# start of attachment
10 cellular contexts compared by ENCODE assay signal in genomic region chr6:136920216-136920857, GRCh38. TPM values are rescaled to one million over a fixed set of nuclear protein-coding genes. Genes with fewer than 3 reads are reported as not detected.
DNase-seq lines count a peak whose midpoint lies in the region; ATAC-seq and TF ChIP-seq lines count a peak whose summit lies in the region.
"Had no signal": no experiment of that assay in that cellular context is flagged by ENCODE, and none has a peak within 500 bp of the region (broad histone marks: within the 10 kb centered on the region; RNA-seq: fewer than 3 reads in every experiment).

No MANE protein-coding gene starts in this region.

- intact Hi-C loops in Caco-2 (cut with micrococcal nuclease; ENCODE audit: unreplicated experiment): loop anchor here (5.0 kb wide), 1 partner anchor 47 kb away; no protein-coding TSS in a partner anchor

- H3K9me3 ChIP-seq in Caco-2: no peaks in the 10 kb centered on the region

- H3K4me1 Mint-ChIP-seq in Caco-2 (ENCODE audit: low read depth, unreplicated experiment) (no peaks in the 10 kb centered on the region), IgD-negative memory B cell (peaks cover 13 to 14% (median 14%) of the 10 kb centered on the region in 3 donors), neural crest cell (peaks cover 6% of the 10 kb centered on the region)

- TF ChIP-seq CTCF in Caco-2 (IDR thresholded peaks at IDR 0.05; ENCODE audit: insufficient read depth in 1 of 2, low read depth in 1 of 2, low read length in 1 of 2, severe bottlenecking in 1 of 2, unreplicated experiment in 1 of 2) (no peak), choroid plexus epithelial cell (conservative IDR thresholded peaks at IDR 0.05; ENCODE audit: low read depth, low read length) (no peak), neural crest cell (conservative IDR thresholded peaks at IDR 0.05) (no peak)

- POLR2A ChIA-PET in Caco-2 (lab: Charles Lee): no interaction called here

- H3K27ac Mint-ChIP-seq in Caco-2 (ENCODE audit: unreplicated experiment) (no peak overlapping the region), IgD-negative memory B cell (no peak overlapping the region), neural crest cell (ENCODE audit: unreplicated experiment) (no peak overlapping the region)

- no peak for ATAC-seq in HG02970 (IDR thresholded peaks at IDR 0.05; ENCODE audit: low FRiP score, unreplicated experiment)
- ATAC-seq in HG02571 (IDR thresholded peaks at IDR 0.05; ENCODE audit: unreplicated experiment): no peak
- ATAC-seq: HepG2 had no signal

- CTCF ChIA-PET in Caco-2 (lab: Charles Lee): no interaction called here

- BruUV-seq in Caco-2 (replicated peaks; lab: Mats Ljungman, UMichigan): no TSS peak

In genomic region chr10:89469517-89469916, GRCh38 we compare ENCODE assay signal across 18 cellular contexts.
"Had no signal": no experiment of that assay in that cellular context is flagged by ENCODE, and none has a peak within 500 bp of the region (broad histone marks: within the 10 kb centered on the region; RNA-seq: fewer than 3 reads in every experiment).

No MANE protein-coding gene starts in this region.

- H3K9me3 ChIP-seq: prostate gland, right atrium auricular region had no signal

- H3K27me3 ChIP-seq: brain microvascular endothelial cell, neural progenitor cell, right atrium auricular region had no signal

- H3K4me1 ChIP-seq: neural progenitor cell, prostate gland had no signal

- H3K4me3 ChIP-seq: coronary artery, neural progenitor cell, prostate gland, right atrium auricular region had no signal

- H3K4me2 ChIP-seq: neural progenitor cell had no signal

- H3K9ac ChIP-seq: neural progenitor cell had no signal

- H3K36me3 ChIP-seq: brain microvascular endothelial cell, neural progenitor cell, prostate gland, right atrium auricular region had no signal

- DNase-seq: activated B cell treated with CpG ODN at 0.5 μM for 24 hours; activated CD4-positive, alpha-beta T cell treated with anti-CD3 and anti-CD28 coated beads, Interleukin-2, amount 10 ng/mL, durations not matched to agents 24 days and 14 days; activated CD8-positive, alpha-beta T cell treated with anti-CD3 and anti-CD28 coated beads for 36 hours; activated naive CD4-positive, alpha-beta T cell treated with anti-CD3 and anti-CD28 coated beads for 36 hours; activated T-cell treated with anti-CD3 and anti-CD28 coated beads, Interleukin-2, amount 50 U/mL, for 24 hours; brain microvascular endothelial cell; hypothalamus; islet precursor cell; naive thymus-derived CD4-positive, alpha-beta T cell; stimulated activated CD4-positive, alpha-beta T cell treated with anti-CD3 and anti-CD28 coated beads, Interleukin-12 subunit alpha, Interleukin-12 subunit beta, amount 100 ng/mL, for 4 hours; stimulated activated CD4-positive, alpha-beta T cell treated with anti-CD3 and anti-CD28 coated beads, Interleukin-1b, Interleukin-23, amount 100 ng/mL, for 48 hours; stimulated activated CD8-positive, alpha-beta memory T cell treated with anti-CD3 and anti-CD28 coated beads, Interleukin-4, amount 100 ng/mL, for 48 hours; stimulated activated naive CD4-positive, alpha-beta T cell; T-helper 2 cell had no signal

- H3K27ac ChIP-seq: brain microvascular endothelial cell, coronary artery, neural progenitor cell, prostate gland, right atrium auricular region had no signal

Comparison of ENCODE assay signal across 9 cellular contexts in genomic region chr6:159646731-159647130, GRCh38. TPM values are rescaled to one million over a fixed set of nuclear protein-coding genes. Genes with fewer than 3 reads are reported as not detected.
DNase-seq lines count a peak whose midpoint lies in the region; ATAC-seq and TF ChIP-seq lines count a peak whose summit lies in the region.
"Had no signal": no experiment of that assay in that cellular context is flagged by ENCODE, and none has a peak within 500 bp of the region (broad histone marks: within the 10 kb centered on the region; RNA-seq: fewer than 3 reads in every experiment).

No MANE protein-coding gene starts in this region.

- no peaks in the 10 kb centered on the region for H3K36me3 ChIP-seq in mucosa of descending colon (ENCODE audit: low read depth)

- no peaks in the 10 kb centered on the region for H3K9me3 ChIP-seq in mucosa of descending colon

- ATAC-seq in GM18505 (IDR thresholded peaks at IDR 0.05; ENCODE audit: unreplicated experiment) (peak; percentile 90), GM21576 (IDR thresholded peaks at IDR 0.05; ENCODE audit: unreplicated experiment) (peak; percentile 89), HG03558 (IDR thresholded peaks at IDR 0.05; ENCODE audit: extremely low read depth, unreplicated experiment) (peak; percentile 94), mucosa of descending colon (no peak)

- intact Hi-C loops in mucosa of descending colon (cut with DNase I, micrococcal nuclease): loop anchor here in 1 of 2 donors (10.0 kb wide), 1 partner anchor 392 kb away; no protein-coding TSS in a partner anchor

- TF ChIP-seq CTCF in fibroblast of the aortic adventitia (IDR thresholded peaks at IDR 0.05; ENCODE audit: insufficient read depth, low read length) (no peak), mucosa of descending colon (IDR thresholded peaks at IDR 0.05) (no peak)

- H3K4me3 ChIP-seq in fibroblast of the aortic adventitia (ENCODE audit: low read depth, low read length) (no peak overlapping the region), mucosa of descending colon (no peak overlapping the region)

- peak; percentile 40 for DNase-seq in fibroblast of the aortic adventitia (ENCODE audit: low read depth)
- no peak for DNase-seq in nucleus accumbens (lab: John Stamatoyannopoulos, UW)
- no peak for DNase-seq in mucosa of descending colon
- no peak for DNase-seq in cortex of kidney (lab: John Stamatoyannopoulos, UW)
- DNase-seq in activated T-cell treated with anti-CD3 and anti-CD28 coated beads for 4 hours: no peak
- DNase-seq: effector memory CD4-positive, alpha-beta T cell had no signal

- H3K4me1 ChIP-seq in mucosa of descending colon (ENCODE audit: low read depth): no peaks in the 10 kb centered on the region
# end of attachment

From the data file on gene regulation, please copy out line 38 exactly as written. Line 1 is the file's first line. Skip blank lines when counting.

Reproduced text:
- peak; percentile 40 for DNase-seq in fibroblast of the aortic adventitia (ENCODE audit: low read depth)